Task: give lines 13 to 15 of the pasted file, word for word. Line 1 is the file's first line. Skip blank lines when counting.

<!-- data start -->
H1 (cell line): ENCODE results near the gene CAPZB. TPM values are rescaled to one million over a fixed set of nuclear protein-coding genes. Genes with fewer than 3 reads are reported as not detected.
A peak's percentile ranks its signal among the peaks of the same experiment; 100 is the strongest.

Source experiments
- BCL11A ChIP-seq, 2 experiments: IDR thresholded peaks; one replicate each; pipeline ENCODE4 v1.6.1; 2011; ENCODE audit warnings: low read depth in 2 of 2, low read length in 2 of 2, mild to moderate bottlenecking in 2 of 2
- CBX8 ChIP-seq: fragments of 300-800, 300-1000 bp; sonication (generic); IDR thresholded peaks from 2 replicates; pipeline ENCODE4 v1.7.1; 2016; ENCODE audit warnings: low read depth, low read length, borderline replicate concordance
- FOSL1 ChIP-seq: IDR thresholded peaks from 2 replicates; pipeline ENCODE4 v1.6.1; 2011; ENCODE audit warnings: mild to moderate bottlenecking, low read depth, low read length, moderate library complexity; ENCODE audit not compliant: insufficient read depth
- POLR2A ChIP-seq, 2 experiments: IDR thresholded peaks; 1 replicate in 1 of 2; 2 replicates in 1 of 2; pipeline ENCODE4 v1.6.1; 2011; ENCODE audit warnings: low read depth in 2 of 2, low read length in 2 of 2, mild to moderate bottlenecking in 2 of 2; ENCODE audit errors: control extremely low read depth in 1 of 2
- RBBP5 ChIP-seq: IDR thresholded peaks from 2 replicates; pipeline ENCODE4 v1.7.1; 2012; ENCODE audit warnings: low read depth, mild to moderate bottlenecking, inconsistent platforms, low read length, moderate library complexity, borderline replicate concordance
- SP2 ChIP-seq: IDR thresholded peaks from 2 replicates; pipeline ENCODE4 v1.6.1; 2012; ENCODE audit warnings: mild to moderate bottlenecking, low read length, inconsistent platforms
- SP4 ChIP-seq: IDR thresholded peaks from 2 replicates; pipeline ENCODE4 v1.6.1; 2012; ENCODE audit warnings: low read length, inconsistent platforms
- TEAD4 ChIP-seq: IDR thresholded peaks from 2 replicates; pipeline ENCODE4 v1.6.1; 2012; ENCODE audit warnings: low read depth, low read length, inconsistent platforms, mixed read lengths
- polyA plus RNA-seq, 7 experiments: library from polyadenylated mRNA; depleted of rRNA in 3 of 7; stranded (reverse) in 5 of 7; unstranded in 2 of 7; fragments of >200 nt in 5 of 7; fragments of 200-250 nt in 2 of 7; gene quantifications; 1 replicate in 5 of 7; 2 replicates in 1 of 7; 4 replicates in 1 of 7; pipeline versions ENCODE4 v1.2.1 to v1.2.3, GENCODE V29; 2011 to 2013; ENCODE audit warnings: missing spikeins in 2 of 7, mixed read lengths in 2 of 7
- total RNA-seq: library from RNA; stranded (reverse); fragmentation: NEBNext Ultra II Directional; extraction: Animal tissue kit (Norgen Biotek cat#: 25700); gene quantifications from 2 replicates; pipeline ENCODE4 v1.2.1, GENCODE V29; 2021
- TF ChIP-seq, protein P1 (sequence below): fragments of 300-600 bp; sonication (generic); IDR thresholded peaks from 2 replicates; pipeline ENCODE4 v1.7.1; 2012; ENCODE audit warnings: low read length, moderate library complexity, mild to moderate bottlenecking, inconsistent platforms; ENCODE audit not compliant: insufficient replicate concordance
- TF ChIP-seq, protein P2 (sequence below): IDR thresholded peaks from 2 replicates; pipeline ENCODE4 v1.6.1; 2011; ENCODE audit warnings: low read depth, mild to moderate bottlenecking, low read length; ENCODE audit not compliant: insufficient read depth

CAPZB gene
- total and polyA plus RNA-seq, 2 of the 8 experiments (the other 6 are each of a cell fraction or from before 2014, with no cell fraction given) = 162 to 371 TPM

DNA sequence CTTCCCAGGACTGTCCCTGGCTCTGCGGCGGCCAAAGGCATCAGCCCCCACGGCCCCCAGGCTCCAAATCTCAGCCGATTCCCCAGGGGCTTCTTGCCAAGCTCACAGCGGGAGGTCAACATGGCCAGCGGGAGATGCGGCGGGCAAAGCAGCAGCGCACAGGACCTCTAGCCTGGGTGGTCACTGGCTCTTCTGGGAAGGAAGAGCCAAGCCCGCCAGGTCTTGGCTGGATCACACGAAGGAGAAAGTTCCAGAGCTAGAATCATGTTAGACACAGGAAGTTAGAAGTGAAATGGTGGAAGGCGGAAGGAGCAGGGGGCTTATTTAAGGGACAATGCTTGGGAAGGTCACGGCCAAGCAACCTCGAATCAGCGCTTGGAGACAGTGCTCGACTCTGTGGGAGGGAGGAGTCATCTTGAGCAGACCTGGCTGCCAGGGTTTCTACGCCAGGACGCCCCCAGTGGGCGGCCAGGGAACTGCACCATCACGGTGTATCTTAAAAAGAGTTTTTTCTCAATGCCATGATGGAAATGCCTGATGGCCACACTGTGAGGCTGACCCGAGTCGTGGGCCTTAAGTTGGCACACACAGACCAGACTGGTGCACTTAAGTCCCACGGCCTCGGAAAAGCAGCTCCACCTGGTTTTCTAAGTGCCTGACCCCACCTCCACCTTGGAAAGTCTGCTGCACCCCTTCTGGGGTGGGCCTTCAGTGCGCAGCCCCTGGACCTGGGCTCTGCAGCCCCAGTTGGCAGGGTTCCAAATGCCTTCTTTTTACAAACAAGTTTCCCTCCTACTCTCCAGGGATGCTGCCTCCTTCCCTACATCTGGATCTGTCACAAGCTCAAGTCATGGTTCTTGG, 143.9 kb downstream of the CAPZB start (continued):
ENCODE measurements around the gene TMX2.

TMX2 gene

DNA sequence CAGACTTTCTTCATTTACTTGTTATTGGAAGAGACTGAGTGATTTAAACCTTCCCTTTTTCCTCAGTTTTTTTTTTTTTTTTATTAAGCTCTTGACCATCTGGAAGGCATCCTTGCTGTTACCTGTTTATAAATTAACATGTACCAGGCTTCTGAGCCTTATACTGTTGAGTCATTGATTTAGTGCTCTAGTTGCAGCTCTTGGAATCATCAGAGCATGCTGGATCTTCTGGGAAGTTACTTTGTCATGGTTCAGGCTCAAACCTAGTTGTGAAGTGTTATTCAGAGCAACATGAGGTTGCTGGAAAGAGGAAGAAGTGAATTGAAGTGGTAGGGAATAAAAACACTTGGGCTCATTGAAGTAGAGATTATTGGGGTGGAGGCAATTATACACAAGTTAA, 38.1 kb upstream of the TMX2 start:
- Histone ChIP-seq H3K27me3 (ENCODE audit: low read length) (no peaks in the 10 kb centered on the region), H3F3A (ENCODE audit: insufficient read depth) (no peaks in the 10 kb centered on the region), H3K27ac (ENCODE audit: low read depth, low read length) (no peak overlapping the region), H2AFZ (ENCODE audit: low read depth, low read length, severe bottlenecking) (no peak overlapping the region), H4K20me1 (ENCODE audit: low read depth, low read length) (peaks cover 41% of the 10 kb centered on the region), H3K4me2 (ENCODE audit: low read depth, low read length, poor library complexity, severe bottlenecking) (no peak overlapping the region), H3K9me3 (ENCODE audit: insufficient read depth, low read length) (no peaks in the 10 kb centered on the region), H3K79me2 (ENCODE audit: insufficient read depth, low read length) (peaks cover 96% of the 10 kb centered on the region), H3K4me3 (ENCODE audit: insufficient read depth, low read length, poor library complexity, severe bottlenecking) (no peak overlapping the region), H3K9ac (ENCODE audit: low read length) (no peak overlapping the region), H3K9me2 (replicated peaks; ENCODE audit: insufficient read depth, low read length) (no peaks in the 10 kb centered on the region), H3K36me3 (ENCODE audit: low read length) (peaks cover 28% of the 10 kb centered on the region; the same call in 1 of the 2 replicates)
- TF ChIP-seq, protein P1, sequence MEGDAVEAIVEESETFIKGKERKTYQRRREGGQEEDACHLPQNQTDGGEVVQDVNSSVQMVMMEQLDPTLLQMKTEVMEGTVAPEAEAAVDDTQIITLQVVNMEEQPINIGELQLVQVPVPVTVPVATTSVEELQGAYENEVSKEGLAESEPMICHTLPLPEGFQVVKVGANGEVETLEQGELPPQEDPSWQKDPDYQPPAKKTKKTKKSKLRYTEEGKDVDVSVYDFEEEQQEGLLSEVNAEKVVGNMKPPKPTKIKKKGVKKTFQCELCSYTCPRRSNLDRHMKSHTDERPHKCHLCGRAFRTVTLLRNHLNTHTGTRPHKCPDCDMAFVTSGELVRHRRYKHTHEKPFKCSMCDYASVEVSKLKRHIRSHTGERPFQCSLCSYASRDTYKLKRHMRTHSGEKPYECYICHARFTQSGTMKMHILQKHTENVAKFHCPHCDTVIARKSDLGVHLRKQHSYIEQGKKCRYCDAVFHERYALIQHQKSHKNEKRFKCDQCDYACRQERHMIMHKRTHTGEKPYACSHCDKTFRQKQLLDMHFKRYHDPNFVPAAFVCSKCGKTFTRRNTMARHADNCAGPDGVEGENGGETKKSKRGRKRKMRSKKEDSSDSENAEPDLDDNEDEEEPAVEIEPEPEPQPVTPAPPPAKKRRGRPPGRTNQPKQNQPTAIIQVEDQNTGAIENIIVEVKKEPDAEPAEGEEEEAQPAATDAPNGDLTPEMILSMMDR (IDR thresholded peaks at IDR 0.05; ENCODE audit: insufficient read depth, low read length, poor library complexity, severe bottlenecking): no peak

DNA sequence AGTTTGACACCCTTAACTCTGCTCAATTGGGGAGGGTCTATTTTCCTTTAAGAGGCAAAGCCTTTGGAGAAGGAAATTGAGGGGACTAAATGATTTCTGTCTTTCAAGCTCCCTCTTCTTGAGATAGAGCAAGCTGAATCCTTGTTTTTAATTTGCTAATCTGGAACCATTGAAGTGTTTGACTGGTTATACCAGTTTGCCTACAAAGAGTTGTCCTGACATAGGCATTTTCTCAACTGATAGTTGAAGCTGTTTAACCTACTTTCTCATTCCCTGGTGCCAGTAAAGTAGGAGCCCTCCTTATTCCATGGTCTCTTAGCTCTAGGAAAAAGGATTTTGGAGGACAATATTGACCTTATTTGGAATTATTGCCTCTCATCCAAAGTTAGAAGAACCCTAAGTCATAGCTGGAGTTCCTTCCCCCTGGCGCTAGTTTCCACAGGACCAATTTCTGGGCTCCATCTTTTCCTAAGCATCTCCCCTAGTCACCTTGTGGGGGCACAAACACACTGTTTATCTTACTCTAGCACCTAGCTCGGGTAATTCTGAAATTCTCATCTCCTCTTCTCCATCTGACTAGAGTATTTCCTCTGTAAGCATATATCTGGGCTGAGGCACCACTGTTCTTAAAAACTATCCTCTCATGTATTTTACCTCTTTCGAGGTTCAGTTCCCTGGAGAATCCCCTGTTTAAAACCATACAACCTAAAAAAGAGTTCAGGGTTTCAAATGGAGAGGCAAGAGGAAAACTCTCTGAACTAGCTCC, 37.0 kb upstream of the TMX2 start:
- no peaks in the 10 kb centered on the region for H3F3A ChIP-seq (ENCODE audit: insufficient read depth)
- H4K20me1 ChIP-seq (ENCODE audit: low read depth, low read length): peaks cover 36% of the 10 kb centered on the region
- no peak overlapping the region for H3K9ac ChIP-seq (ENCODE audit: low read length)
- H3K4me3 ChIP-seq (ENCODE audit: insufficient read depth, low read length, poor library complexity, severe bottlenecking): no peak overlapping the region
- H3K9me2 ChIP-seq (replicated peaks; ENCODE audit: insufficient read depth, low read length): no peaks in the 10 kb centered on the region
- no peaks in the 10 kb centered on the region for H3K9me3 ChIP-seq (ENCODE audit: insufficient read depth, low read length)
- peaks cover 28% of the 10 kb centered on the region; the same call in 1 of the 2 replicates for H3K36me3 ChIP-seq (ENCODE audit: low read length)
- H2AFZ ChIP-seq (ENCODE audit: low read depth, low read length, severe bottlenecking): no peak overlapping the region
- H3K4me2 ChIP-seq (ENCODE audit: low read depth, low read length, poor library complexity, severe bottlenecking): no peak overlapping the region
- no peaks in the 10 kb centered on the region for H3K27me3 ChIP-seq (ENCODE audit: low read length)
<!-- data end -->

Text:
- total RNA-seq: library from RNA; stranded (reverse); fragmentation: NEBNext Ultra II Directional; extraction: Animal tissue kit (Norgen Biotek cat#: 25700); gene quantifications from 2 replicates; pipeline ENCODE4 v1.2.1, GENCODE V29; 2021
- TF ChIP-seq, protein P1 (sequence below): fragments of 300-600 bp; sonication (generic); IDR thresholded peaks from 2 replicates; pipeline ENCODE4 v1.7.1; 2012; ENCODE audit warnings: low read length, moderate library complexity, mild to moderate bottlenecking, inconsistent platforms; ENCODE audit not compliant: insufficient replicate concordance
- TF ChIP-seq, protein P2 (sequence below): IDR thresholded peaks from 2 replicates; pipeline ENCODE4 v1.6.1; 2011; ENCODE audit warnings: low read depth, mild to moderate bottlenecking, low read length; ENCODE audit not compliant: insufficient read depth